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Earth vs. The Spider (2001)

Special-effects wizard Stan Winston — through his work on The Terminator and Jurassic Park films, amongst others — has become enough of a "name" to get respect and recognition from more than just the sci-fi fans who traffic in such information. In fact, his name has been attached to a series of Showtime made-for-cable movies released under the moniker "Creature Features," with his presence being one of the main selling points. The series are in-name-only remakes of low budget '50s sci-fi/horror flicks that bear the stamp of Winston's involvement through his designs of the gruesome special effects and make-up (which he supervises but doesn't actually do). And much like the movies they are based on, the "Creature Features" aren't particularly passionate endeavors, but they are adequate in delivering what the audience came for. With Earth vs. The Spider the plot of the original 1958 film is ignored completely for a more routine one: It stars David Gummersal as a geeky security guard named Quentin, who has a crush on his next-door neighbor Stephanie (Amelia Heinle) and a fascination with comics. Constantly dreaming of being a superhero, when Quentin's partner dies at the chemical plant they guard, he decides to inject himself with an experimental arachnid formula in the hopes of developing superpowers like his favorite comic book characters. And — at first — this seems to be the chemical's effect, as Quentin grows strong and protects Stephanie from a criminal. But he slowly begins to turn into a spider, and innocent people are getting hurt because of it. On his trail is Det. Jack Grillo (Dan Aykroyd), a cop who has lost his cajones after his partner's killer got away from him. Adopting a Faustus-like plot from thousands of other films and comic books, director Steve Ziehl seems aware of his perfunctory role, which means filming the story so the most attention is paid to the money-moments of make-up and gore. Clocking in at a brief 90 minutes, Earth vs. The Spider is thoroughly predicable and uninteresting, but it provides the gross-outs that made dates clutch hands as effectively now as they did back in the '50s. Columbia TriStar's DVD presents the film in both anamorphic widescreen (1.78:1) and pan-and-scan, with little difference between the two, while the soundtrack is presented in Dolby Digital 5.1. Extras include sketches and stills from the production, a two-minute featurette, filmographies, and trailers for the Creature Feature series and other horror films. Keep-case.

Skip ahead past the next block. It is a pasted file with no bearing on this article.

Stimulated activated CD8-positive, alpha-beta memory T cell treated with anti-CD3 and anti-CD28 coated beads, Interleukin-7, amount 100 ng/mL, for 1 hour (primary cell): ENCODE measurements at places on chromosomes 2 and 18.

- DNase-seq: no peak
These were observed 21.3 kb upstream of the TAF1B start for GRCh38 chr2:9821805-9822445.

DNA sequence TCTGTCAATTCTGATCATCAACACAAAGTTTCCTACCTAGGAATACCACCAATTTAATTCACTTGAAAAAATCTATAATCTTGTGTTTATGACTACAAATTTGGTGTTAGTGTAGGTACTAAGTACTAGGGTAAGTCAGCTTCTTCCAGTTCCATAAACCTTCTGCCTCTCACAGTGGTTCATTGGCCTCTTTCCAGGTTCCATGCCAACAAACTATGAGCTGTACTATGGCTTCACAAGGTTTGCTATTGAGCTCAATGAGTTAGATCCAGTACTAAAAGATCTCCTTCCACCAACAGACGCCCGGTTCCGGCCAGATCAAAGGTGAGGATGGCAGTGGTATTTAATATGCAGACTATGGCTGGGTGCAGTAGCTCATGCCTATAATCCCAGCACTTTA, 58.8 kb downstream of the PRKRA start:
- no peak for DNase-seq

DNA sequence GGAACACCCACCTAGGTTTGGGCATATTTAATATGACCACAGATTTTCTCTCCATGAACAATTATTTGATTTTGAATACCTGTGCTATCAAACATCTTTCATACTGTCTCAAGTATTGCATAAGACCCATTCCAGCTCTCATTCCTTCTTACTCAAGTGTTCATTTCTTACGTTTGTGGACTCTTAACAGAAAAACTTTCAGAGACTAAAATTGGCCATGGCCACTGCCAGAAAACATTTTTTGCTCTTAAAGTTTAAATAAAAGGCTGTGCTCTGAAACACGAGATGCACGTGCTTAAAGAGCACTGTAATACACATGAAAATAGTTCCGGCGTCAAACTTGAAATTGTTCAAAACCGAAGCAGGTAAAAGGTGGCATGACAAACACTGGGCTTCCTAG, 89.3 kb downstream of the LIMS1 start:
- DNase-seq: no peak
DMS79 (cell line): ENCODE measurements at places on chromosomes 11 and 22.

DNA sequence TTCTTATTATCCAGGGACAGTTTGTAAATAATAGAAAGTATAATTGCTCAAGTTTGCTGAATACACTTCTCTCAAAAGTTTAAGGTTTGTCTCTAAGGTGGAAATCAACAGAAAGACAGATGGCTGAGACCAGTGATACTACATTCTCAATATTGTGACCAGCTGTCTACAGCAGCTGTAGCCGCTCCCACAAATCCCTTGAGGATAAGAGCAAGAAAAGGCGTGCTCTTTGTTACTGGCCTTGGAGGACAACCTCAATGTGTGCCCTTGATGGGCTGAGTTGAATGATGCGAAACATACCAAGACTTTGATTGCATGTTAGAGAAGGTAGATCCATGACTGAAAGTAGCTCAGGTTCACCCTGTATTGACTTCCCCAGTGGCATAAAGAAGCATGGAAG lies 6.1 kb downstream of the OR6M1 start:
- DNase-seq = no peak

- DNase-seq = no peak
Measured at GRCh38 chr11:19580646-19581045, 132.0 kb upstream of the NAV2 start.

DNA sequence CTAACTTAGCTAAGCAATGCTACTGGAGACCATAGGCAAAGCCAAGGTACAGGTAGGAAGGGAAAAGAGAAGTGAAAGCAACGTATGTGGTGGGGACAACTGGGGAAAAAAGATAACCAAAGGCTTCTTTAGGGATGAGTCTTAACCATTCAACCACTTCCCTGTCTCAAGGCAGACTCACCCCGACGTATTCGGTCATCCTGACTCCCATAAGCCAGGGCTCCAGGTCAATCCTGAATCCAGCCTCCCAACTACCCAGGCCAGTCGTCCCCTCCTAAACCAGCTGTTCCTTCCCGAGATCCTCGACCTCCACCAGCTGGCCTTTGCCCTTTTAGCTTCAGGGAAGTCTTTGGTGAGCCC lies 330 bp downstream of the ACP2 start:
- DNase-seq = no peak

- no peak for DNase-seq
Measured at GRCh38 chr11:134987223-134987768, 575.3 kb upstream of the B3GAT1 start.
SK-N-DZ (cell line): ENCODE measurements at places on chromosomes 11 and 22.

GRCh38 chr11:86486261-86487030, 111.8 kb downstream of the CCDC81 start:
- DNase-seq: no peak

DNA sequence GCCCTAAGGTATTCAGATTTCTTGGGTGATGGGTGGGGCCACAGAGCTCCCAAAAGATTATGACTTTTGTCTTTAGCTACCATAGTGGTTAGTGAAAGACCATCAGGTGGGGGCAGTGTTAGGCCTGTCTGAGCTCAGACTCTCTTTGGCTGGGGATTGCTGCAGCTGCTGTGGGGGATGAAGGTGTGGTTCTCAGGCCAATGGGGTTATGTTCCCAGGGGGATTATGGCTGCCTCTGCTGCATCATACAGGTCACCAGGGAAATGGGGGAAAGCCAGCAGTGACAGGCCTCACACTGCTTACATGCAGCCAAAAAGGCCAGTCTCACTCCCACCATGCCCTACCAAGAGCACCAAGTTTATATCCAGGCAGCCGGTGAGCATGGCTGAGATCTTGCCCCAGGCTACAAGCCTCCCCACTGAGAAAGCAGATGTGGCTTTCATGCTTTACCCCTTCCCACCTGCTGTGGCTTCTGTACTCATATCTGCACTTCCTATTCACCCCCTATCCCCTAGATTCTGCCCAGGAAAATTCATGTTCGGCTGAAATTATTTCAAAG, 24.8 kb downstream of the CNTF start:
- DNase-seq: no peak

—DSH



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